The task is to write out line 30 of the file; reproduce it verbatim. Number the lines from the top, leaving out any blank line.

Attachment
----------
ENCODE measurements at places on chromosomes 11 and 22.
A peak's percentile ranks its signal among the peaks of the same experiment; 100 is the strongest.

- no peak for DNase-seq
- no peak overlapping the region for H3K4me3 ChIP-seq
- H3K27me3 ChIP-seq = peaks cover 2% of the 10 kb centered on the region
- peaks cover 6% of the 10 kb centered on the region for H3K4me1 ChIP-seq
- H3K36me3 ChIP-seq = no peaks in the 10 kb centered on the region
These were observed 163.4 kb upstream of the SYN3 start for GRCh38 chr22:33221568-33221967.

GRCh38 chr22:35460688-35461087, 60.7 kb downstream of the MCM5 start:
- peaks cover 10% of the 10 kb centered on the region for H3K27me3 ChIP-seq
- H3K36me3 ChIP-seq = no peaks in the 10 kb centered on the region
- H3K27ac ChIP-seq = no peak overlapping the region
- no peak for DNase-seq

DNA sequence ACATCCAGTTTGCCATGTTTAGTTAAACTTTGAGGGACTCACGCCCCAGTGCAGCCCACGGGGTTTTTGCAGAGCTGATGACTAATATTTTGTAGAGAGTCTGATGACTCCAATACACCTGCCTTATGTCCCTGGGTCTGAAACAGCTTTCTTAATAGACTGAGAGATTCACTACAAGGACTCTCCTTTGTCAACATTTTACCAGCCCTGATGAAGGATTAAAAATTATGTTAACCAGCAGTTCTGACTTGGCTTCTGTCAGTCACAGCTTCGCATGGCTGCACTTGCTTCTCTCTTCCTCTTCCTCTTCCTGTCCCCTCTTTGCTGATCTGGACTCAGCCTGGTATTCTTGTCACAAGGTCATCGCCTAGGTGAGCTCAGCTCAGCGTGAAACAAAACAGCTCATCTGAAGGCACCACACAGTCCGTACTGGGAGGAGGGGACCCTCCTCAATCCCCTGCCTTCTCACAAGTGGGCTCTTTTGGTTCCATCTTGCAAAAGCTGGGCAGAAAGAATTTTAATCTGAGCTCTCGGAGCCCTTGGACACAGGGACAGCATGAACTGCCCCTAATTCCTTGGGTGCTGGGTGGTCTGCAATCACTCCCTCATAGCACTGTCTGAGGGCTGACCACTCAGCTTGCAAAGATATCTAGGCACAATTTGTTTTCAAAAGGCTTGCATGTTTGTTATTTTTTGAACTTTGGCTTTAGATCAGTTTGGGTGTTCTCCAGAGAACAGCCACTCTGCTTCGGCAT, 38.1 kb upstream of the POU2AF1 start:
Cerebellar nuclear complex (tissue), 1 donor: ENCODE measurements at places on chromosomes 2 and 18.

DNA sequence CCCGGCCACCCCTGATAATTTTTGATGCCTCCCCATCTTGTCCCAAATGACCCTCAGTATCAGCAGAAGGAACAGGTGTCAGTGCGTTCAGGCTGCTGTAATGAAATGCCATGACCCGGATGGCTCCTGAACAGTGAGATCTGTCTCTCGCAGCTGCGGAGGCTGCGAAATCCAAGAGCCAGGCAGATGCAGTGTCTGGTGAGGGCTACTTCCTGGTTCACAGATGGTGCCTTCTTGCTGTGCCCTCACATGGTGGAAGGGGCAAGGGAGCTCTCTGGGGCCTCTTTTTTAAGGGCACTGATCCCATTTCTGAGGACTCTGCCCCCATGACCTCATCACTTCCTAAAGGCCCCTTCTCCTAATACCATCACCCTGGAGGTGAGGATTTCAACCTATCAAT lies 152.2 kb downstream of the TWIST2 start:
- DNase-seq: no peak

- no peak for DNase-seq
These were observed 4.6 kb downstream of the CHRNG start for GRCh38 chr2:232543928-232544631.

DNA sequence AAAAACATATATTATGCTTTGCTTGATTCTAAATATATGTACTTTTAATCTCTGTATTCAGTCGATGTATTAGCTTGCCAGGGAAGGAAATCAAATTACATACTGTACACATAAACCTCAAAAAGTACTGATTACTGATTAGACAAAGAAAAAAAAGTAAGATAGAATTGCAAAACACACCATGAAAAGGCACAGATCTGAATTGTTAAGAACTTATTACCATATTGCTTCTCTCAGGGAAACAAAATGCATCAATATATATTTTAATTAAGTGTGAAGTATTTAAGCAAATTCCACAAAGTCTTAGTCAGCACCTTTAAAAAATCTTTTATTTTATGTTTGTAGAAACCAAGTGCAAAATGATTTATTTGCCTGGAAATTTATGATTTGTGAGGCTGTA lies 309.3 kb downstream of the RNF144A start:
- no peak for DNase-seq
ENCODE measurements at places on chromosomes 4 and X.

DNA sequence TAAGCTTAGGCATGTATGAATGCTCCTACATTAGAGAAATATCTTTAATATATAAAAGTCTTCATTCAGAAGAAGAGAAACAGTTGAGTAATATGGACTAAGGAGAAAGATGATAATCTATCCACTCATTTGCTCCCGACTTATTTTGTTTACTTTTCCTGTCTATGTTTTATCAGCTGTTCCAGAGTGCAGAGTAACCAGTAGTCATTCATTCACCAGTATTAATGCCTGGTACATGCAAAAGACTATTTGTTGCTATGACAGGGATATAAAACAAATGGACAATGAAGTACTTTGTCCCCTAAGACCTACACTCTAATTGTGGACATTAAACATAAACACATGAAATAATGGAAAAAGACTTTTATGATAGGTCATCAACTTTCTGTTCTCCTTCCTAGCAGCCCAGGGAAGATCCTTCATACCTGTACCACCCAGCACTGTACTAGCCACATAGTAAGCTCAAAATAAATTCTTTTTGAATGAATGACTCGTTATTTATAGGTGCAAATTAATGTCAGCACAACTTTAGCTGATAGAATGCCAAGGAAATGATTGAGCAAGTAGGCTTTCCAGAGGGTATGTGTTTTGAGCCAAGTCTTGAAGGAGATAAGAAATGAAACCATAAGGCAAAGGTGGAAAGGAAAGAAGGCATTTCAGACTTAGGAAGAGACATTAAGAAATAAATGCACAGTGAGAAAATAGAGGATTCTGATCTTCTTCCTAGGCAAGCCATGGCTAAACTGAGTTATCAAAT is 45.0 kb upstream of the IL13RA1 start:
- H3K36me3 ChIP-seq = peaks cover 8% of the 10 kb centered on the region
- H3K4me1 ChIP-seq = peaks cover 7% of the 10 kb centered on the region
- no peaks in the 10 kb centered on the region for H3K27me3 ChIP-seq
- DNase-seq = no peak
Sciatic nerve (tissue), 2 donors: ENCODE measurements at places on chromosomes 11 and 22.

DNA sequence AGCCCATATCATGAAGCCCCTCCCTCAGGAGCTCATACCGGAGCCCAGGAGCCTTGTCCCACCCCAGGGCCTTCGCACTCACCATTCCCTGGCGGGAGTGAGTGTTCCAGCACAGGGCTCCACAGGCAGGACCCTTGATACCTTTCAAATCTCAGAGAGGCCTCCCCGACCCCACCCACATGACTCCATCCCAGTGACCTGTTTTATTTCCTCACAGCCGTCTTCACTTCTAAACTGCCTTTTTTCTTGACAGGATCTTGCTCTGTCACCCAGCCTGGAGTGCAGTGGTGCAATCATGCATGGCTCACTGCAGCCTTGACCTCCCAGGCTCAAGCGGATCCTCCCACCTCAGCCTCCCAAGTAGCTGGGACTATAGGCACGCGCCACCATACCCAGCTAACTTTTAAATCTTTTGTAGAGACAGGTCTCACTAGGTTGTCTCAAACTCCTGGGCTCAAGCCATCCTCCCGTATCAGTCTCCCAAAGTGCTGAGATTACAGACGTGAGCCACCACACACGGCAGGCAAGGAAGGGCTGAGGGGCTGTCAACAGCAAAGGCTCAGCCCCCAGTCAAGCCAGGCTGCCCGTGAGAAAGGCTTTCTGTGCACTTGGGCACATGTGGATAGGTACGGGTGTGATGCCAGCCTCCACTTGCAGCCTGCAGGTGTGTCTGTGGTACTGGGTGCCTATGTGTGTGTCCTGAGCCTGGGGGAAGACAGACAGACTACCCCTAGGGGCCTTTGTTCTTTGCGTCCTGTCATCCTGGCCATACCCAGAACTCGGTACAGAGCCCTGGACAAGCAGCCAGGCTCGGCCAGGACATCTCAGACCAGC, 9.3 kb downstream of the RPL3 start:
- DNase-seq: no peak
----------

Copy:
- DNase-seq: no peak